The purpose of this course is to help you understand the dynamics and complexities of social change processes, in both domestic and international contexts. We focus on the key theoretical undercurrents, strategic frameworks, debates and dilemmas, applications and case studies. Specifically, we examine contemporary praxis in organizing for social change in order to serve the public good, and reflect on the role of personal change and transformation in making such happen.
Field Service Projects
CPSP 7240 Practicum I (2 hours)
CPSP 7340 Practicum II (3 hours) Prerequisite: Completion of CPSP 7240 with a grade of at least a C.
The practicum is a year-long required course in the first year of the MPS degree program. The practicum is a field service course that places students in public service projects where students apply the knowledge and skills they are learning at the School. Field service projects work to address systemic issues identified by organizations such as the Arkansas Community Foundation, the Department of Health and Human Services and non-profit organizations. Students must complete both semesters of the practicum, two credit hours in the fall semester and three credit hours in the spring semester.
CPSP 7320 Capstone (3 hours) (prerequisite: Completion of CPSP 7331 with a grade of at least a C )
The capstone program is designed to provide students with an opportunity to integrate the knowledge and skills gained from course and field work into an in-depth final project. The capstone is carried out by completing a public service project that builds on the cumulative knowledge gained from experiences at UACS. Students have three (3) semesters to complete Capstone once they enroll in the course.
CPSP 7330 International Public Service Project (3 hours) (prerequisite: Grade of at least a C in all completed core courses)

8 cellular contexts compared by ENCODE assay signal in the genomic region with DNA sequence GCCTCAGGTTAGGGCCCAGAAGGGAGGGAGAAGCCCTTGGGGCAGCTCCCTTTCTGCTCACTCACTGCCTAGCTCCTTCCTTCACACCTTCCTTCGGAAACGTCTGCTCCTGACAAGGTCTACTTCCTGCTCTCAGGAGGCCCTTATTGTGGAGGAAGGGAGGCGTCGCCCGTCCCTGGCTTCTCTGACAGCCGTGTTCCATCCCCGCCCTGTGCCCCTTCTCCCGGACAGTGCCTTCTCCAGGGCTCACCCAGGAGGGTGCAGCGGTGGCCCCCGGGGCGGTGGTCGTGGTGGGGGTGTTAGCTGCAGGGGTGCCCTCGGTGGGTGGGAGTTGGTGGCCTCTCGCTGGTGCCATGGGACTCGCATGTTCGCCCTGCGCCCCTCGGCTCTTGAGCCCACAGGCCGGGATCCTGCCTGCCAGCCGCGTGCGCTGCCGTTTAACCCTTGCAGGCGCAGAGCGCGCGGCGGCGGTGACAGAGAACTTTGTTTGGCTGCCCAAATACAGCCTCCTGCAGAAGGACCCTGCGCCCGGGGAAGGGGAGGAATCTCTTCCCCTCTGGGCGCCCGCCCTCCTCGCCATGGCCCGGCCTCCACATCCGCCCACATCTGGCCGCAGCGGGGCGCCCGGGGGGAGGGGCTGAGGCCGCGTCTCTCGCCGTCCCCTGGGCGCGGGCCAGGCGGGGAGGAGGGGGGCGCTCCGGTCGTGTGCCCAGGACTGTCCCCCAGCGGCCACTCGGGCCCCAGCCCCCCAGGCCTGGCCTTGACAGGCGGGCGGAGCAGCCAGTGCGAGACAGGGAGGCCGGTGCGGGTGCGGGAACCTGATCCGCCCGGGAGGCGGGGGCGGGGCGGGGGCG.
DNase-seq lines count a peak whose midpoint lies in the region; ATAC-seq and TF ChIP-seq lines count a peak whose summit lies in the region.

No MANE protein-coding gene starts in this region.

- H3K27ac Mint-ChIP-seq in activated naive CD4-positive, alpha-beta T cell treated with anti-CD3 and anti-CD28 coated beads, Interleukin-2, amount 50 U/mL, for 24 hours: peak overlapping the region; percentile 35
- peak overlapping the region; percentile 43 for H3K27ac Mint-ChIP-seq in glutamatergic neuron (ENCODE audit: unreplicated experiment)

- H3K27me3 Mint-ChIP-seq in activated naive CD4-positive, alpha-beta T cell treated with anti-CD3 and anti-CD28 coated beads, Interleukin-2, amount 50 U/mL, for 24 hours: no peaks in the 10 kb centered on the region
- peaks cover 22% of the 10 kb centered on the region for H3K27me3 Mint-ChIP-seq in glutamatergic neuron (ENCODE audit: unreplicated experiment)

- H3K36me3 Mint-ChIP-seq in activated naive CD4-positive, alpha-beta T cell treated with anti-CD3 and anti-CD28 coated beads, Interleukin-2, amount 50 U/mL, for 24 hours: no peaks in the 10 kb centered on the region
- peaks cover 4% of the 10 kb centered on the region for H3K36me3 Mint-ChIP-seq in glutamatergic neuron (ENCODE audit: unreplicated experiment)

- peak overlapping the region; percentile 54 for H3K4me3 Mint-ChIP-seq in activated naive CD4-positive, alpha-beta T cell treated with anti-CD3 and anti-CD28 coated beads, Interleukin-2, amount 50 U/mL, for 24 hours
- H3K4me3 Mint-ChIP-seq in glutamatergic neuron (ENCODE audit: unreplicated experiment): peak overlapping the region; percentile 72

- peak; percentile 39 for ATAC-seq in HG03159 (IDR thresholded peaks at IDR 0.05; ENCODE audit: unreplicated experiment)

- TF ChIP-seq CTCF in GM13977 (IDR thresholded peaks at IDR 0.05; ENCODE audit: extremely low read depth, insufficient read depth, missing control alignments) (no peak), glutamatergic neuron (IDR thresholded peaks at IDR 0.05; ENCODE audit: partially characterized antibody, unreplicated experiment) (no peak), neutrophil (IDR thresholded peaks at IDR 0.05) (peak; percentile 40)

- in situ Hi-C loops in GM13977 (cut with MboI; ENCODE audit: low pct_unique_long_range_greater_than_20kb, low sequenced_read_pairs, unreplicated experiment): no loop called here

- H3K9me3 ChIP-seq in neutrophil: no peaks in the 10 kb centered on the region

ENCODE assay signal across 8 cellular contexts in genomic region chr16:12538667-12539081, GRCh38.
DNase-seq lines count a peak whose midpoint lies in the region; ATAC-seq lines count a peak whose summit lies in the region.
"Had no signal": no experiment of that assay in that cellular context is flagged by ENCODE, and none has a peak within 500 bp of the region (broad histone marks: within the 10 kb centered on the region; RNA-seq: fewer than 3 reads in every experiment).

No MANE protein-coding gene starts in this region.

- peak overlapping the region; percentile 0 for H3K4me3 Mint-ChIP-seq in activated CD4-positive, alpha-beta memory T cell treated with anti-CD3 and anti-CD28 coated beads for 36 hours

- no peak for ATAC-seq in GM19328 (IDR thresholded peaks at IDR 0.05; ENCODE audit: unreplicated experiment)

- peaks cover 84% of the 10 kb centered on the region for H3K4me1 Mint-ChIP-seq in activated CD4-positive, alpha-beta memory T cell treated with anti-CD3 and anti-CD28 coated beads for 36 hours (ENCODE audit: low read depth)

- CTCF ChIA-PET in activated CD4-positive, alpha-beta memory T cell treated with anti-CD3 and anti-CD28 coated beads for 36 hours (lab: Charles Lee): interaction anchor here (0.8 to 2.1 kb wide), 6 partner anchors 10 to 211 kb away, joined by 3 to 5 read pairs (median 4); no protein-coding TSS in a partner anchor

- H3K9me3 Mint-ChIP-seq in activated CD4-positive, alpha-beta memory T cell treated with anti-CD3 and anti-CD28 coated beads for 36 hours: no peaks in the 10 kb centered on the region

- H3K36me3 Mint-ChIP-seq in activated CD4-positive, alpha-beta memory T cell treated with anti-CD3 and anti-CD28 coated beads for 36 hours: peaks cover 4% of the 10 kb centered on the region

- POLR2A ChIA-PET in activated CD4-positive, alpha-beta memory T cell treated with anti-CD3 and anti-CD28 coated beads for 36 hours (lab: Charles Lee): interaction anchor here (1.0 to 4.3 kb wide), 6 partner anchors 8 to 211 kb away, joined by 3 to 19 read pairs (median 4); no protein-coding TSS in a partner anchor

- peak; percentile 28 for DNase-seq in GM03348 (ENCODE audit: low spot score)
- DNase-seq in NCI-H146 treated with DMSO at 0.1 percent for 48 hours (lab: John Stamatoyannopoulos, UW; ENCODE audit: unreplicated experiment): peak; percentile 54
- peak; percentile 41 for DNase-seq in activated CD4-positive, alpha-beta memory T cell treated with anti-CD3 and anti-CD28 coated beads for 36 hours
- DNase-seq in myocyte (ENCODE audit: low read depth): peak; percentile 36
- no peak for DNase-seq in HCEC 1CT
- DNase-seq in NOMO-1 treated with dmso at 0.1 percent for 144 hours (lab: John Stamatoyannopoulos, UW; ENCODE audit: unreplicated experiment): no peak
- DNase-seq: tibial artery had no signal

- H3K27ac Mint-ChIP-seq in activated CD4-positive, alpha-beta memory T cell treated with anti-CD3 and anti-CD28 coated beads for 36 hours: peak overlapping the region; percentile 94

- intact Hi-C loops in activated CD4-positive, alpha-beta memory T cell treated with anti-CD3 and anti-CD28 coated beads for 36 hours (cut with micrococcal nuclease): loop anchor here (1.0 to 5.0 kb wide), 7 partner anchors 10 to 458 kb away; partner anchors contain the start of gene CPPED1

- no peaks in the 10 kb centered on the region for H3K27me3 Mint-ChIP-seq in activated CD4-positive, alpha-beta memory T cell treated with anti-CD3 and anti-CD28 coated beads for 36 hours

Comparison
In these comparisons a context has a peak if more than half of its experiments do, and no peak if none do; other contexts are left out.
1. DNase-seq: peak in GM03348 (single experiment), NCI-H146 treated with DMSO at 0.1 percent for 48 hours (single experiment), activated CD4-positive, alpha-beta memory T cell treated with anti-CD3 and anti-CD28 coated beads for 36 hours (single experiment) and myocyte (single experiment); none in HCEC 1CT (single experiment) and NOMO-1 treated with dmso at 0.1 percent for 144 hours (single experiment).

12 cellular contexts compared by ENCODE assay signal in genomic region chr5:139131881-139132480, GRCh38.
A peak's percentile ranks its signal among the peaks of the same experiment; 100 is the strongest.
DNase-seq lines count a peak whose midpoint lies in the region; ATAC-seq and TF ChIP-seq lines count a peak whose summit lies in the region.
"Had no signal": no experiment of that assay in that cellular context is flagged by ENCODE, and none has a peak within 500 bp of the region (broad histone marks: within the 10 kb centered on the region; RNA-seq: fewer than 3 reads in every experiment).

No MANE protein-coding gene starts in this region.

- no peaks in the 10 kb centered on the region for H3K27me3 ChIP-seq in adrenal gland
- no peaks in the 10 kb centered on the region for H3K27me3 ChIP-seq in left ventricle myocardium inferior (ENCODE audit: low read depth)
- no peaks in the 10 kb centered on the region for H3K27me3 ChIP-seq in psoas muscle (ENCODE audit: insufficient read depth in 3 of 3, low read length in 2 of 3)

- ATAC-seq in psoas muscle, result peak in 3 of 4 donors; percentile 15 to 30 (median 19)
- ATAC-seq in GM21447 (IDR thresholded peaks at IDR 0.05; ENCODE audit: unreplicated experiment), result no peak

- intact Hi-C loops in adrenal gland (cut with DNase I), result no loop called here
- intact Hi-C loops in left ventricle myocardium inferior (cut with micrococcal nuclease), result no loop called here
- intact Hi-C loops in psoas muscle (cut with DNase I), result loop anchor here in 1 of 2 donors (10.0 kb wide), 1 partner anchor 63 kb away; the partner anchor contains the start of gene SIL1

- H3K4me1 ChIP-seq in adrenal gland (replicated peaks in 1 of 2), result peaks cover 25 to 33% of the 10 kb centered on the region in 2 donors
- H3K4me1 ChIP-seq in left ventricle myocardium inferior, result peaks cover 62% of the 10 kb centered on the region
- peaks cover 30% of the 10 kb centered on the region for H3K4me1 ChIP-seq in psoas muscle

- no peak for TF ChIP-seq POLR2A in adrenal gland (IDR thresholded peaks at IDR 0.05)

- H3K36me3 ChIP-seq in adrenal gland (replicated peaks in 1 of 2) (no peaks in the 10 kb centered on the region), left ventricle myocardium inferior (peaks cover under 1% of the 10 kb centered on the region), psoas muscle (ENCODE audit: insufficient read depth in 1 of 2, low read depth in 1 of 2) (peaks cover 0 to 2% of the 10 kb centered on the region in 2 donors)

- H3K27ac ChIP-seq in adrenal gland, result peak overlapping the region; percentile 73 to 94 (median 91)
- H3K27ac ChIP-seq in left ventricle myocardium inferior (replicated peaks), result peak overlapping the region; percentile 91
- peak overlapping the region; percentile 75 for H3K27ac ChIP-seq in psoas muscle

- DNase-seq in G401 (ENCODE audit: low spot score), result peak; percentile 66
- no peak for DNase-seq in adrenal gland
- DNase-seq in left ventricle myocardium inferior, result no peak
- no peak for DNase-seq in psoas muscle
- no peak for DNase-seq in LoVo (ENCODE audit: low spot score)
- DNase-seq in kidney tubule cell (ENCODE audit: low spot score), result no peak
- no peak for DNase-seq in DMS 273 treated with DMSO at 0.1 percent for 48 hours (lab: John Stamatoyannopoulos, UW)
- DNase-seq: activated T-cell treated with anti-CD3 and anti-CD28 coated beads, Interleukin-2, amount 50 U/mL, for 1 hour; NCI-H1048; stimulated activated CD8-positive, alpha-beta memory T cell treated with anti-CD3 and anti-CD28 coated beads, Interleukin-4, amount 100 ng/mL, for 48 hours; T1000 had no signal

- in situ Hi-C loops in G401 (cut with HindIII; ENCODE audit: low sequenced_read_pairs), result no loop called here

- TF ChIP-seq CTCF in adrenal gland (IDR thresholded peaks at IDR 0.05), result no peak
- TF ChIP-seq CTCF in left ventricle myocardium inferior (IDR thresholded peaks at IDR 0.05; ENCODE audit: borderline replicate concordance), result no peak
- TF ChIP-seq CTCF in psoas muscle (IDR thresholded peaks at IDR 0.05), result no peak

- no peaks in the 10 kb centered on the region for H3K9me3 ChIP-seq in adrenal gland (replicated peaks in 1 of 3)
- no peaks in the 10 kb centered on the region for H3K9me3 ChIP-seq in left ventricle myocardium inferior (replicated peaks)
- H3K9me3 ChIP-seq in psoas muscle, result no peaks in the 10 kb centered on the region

The international public service project is designed to provide a practical â€śhands onâ€ť experience in public service outside the U.S. or in a domestic setting with an international focus. The purpose of the project is to provide an opportunity for students to experience some type of public service that stretches the boundaries of their existing cultural and experiential world. Students will be expected to engage in a project that will build on the knowledge and skills developed in the first two semesters of the MPS curriculum. Working within the time frame of the summer session, the student is expected to make a substantial contribution in planning and implementing the project to which he/she is assigned. Three credit hours will be awarded for work completed satisfactorily.
Electives (6 hours)
The studentâ€™s faculty advisor will work with the student to choose a group of elective courses that are of interest to the student and that will be appropriate for the studentâ€™s future career. Elective courses help develop a specialty or concentration focus and have the potential to significantly sharpen the area of professional expertise. The faculty advisor will help the student concentrate on the overall learning objectives for these courses, integrating them with the practicum and capstone.
MPS/JD Concurrent Degree
Students at UACS and the UALR Bowen School of Law may pursue the Juris Doctorate (JD) and MPS degrees under a combined degree program which allows cross-credit for courses. The combined degree program offers a potential savings of credit hours in the total credit hours otherwise required for both degrees. A student in the combined degree program must complete all the requirements for the JD degree as specified by the Bowen School of Law and all requirements for the MPS degree as specified by UACS.
MPS/MPH Concurrent Degree
Students at UACS and the UAMS Boozman College of Public Health may pursue the Master of Public Health (MPH) and MPS degrees under a concurrent degree program which allows cross-credit for courses. The concurrent program offers a potential savings of credit hours in the total number of credit hours otherwise required for both degrees. A student in the combined degree program must complete all the requirements for the MPH degree as specified by the Boozman College of Public Health and all requirements for the MPS degree as specified by UACS.
MPS/MBA Concurrent Degree
Students at UACS and the University of Arkansas Sam M. Walton College of Business may pursue the Master of Business Administration (MBA) and MPS degrees under a concurrent degree program. A student in the program must complete all the requirements for the MBA degree as specified by the Walton College and all requirements of the MPS degree as specified by UACS.